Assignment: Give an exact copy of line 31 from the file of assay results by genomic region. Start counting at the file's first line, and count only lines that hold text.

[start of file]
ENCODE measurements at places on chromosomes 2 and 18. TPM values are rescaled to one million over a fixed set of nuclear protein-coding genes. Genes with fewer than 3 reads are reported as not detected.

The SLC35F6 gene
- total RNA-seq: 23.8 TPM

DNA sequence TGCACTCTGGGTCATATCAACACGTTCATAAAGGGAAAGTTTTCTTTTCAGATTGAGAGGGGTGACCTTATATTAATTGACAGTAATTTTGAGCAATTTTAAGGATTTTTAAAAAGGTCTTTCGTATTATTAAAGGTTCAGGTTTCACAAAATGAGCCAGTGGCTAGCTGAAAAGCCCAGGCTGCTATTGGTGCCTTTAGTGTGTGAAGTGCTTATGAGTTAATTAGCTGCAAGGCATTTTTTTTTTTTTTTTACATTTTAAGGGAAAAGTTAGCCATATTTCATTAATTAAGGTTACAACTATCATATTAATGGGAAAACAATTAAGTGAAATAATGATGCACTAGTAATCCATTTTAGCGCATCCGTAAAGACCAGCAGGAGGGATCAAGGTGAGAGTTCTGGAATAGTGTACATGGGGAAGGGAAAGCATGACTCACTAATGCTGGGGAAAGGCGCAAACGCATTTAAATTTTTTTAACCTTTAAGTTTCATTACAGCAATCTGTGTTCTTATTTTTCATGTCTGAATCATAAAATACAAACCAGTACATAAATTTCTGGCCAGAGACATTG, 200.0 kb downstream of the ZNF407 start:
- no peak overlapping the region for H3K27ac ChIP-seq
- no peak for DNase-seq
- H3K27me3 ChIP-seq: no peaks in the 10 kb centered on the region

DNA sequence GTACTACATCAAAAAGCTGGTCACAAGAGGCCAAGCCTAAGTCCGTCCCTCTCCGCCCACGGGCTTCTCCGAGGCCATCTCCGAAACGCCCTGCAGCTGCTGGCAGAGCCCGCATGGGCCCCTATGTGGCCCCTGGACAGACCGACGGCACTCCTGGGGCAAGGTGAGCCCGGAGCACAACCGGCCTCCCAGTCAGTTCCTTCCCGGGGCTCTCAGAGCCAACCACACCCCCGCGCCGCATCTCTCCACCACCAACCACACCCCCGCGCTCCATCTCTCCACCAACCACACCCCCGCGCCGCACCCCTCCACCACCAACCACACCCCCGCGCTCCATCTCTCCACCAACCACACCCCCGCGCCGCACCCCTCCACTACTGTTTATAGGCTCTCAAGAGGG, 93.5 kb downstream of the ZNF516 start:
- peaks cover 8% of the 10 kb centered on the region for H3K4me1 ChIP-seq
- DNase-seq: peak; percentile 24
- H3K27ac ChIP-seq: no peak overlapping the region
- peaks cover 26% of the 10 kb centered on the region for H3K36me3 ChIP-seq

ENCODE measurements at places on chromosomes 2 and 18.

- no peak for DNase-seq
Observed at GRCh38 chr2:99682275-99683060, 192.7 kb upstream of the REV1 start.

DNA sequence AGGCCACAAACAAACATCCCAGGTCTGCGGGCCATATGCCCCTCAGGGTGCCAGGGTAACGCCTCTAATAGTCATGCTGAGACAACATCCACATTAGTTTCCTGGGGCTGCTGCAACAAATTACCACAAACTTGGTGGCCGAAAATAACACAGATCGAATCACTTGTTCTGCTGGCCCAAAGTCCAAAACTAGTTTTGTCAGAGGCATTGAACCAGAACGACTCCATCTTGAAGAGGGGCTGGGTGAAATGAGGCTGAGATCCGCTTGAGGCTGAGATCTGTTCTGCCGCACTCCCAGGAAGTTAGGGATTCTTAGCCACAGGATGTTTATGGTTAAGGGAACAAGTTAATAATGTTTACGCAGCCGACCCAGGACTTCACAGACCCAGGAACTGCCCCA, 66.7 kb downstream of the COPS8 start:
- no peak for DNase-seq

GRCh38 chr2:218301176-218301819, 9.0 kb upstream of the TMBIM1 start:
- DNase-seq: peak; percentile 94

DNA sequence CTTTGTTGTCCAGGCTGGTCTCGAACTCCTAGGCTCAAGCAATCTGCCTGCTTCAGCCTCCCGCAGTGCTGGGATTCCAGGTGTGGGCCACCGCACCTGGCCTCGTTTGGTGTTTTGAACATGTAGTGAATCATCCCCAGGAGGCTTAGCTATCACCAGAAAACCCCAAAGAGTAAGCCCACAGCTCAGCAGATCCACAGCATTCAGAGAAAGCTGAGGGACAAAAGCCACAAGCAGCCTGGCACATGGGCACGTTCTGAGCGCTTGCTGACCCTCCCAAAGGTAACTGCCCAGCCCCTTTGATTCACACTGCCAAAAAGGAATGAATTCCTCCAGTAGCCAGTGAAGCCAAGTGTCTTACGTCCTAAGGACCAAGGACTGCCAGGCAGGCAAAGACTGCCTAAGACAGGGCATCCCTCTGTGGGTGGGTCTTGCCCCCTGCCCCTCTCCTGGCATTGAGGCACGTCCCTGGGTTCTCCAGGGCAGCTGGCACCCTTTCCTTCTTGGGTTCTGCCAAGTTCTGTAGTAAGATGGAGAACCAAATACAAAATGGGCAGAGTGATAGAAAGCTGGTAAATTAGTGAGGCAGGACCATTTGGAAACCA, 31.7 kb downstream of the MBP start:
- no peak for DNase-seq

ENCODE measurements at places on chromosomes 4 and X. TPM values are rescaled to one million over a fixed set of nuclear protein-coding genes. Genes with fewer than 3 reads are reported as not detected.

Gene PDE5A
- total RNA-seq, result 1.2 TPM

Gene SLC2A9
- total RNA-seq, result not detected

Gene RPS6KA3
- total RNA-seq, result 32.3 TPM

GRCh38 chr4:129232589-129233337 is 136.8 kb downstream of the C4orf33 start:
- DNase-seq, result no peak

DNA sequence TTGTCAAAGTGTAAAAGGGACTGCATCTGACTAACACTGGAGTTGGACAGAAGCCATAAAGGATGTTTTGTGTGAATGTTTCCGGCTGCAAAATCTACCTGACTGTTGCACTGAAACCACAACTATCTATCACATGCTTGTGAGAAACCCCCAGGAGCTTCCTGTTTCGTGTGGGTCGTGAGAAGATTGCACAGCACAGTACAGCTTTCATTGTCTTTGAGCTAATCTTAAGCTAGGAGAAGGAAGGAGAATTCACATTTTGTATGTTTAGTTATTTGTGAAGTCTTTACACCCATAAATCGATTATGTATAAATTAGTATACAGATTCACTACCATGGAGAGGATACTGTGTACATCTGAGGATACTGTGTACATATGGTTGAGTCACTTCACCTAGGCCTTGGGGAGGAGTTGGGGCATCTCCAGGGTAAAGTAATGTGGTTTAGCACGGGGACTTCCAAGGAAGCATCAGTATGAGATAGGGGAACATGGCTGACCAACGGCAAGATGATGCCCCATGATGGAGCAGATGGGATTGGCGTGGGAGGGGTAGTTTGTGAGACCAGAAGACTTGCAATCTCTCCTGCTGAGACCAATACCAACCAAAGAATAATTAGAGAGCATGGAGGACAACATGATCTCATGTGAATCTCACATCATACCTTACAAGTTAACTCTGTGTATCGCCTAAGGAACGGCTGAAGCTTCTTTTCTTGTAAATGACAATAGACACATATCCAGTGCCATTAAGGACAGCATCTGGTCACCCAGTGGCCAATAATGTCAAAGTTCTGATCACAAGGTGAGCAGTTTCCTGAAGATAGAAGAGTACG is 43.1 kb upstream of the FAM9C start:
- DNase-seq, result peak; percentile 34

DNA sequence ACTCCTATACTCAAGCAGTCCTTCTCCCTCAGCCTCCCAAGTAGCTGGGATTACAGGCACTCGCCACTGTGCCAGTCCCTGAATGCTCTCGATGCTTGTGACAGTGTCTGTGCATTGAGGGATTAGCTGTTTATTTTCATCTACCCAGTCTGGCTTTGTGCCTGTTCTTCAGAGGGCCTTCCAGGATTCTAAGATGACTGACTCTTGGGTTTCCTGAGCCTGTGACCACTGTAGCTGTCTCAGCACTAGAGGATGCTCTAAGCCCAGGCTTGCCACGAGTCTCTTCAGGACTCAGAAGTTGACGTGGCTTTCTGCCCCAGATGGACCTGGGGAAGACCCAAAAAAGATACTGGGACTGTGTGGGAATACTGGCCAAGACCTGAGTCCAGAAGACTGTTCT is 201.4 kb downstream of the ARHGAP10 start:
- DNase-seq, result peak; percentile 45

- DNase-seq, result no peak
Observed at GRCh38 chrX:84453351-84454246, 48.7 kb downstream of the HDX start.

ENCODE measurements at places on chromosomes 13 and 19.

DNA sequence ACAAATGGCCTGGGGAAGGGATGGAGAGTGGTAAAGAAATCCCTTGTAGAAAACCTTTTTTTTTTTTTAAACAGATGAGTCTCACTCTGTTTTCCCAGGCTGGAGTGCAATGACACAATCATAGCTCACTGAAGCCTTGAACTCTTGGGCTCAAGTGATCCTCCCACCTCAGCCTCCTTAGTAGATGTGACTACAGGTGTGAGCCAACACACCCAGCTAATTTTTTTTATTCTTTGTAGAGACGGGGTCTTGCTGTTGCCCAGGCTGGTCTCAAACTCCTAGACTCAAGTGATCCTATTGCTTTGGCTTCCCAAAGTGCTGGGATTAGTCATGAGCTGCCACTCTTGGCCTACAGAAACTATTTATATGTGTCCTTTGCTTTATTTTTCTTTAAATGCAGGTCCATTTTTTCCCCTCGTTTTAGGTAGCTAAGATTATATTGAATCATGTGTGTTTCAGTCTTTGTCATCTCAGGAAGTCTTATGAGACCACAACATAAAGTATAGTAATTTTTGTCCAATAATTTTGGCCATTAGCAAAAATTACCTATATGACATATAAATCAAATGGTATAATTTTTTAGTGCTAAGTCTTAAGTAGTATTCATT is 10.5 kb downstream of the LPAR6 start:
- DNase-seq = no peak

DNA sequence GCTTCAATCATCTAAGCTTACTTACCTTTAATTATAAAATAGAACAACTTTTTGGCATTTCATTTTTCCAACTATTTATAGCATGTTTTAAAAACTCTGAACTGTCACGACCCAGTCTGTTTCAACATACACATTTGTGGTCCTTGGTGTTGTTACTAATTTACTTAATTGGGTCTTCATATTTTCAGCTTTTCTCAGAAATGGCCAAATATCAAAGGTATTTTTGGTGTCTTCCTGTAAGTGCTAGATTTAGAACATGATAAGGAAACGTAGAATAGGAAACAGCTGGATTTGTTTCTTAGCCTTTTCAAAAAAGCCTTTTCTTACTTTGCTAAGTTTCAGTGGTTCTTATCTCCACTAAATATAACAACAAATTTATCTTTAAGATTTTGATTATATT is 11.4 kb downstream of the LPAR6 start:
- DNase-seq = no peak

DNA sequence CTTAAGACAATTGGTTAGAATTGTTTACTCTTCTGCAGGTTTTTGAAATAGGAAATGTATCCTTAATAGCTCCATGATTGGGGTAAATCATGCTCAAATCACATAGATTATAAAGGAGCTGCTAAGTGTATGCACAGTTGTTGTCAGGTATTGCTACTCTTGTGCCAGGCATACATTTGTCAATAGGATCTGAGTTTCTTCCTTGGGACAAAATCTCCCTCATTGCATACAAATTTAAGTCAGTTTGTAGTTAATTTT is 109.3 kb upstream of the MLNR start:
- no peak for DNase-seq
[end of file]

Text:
DNA sequence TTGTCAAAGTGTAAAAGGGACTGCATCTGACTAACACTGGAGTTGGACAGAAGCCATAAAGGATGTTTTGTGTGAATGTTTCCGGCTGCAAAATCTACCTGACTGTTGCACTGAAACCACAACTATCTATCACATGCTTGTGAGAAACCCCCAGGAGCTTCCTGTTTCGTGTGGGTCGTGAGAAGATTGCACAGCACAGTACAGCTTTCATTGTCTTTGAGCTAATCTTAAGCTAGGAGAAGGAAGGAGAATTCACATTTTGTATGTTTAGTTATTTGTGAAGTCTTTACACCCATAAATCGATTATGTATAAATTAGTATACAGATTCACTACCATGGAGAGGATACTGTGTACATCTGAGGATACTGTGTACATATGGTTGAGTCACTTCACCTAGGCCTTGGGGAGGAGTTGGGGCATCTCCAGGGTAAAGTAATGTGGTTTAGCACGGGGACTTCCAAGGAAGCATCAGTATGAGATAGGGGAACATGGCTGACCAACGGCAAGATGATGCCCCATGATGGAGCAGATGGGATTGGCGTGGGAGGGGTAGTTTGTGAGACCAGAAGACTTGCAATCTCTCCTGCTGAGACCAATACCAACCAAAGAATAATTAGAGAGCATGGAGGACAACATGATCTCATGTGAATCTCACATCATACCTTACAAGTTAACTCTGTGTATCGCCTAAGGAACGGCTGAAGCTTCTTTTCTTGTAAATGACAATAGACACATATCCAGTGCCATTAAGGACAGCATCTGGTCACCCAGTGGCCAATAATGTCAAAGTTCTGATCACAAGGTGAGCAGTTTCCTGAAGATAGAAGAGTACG is 43.1 kb upstream of the FAM9C start: